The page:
Drew Hughes died after an ET tube was improperly inserted while he rode in an ambulance. He had been injured in a skateboarding accident, but anoxia caused by the intubation error killed him. On this episode, we hear from his father about the Do It For Drew foundation he and his wife started to keep medical treatment errors from happening, and Bradley Dean, a battalion chief over a training division, about the mistakes made and learning from them.
Bullying and harassment within the fire service isn’t talked about very much, but it happens. Find out what it will take to stop this destructive (and expensive) behavior as guest co-host Rhonda Orr joins Scott to discuss the problem with I. David Daniels.
Kevin Grange is a firefighter/paramedic in Jackson Hole, Wyoming. But he used to work as a paramedic in Los Angeles. In this episode of code 3, he explains the differences—and why he loves where he works now.
On June 30, 2018, the fifth anniversary of the LODD of 19 members of the Granite Mountain Interagency Hotshot Crew at Yarnell Hill, a memorial ceremony was held in Prescott, Arizona, their home base. The brief ceremony commemorated their loss and celebrated their lives. This is the event.
Rehab is often given a lower priority than it should be, says our guest this time, Tim Nowack. He’s got some ideas about how to change that attitude., as well as a new acronym for more effective rehab operations.
It has now been five years since 19 members of the Granite Mountain Hotshots were killed fighting the Yarnell Hill Fire in Arizona. Jose Zambrano, a firefighter from El Seguno California began a run to the Hotshots’ memorial in Yarnell. Fireman Joe is running the way he has run many other such treks: in full-turnout gear.
The NFPA has issued a new standard – NFPA 3000 (PS), Standard for an Active Shooter/ Hostile Event Response (ASHER) Program. The NFPA’s John Montes joins Scott to explain why it was needed and what it includes on this edition of Code 3.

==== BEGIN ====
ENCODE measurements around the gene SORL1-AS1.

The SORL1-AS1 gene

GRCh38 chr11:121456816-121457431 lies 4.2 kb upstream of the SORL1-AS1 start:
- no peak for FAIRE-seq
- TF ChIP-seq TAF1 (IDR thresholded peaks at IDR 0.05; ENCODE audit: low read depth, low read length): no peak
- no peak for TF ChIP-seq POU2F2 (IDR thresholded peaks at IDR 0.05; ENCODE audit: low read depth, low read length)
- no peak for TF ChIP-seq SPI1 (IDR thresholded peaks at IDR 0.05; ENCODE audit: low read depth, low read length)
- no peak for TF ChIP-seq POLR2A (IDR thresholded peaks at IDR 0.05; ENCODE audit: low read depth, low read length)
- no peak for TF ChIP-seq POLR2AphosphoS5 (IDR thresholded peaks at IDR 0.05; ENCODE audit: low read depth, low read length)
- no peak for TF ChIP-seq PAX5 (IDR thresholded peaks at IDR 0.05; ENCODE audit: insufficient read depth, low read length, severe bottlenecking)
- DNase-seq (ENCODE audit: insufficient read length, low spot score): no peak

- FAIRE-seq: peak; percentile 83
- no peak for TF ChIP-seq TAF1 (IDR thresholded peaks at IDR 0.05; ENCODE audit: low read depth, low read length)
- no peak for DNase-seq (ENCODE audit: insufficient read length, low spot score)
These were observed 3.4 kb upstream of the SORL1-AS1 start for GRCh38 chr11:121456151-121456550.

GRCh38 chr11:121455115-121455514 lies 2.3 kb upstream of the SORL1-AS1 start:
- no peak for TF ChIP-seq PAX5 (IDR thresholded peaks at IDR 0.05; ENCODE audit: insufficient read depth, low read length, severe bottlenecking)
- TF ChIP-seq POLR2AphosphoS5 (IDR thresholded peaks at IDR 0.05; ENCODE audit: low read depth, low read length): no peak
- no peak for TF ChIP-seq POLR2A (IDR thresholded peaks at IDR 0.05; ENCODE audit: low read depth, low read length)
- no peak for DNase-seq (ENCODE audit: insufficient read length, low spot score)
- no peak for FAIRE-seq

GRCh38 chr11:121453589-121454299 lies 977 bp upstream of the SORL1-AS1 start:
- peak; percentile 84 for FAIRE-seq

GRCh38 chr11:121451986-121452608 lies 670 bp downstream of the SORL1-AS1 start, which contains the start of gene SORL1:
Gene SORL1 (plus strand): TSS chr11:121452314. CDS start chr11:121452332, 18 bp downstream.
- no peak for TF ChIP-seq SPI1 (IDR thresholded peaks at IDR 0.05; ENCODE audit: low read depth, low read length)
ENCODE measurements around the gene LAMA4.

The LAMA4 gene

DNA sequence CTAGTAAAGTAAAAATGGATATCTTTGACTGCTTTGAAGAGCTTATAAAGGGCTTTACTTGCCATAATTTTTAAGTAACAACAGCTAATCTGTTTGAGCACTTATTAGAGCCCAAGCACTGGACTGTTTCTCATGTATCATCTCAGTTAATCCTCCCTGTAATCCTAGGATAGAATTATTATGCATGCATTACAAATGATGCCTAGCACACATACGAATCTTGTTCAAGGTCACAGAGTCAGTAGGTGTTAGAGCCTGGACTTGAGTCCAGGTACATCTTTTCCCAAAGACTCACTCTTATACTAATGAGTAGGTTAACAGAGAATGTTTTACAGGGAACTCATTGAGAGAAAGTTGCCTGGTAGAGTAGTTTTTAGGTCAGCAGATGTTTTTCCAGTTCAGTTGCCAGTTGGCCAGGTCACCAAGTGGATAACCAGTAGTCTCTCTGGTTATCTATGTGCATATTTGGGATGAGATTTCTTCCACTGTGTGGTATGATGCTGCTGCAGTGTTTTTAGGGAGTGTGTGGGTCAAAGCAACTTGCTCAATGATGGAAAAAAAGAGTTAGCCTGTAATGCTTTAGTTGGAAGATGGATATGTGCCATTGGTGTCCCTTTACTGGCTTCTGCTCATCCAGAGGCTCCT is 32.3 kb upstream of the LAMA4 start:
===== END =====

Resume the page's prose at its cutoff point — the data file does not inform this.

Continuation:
Sure, firefighters work out a lot, but that still doesn’t make a poor diet all right. Dr. Susie day has been working on a study of what firefighters eat, and its’ not encouraging. Find out what you should be eating on this episode.
In October, 2007, a crew of four Washington, DC firefighters nearly lost their lives in a preventable accident while fighting a house fire. Dennis Rubin was the Chef of DCFD at the time, and he joins us to explain what went wrong and why.
If you’re like a lot of firefighters, you stay busy. That’s productive, right? But what if you’re staying busy to keep from dealing with emotional problems? That’s not so good. On this episode, therapist Jada Hudson explains why firefighters need to have some time to do … nothing.
Burn buildings are part of every firefighter’s training, but how worthwhile are they? What do we learn in them, and are those things valuable? David Rhodes explains why burn buildings aren’t always the best way to learn real-world tactics and how to fix that.
One of the unfortunate changes the fire service has seen in the last few years is a move toward equipping firefighters with ballistic vests and body armor. It’s a reality, though, and Kane Nixon tells us why his department issues them.
As active-shooter incidents become more common, firefighters are being asked to do EMS rescues in some situations that they never used to enter. Jim Morrissey explains how interagency cooperation will work in the current atmosphere of hazards.
There’s a certain sector of the fire service that advocates just slamming a fire with overwhelming water and getting an instant knockdown. Firmly in that camp is Paul Shapiro, who has been known to use a deck gun on some residential structure fires.